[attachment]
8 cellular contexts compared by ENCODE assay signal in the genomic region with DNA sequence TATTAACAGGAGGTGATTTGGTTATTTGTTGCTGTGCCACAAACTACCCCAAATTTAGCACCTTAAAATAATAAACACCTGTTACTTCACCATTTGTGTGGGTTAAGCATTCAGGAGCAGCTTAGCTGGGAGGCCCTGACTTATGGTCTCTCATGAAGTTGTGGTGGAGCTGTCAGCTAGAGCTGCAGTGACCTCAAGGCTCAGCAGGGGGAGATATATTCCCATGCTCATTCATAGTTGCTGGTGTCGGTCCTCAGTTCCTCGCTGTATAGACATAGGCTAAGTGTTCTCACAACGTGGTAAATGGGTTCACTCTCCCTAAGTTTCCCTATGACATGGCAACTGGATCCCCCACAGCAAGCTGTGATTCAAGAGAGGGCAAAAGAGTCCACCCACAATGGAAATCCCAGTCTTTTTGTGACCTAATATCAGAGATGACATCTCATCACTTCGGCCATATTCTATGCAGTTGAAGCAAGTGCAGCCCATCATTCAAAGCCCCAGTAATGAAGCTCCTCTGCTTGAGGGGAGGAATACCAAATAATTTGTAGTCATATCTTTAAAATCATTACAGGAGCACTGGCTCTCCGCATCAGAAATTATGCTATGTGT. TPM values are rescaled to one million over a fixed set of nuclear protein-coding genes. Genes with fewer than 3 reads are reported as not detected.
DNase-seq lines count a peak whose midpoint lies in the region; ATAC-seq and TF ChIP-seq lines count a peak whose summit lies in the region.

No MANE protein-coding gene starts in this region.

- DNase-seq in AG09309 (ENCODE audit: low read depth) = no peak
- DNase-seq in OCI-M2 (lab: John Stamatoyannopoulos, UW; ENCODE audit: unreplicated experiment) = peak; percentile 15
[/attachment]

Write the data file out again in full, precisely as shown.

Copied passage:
8 cellular contexts compared by ENCODE assay signal in the genomic region with DNA sequence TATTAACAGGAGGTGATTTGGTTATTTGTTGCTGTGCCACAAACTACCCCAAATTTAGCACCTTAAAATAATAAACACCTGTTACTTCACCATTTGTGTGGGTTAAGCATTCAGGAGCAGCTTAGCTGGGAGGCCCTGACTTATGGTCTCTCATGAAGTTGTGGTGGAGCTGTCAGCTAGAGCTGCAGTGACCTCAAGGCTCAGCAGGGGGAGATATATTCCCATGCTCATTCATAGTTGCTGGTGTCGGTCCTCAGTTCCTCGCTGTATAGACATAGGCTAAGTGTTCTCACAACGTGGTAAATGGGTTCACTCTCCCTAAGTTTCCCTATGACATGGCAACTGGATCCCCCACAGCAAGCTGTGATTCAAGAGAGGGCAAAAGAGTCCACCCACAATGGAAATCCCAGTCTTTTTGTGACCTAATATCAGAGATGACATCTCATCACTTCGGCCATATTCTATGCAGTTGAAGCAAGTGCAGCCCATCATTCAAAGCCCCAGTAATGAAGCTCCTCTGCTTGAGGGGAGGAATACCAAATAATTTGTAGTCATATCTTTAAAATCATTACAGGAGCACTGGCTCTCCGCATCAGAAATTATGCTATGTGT. TPM values are rescaled to one million over a fixed set of nuclear protein-coding genes. Genes with fewer than 3 reads are reported as not detected.
DNase-seq lines count a peak whose midpoint lies in the region; ATAC-seq and TF ChIP-seq lines count a peak whose summit lies in the region.

No MANE protein-coding gene starts in this region.

- DNase-seq in AG09309 (ENCODE audit: low read depth) = no peak
- DNase-seq in OCI-M2 (lab: John Stamatoyannopoulos, UW; ENCODE audit: unreplicated experiment) = peak; percentile 15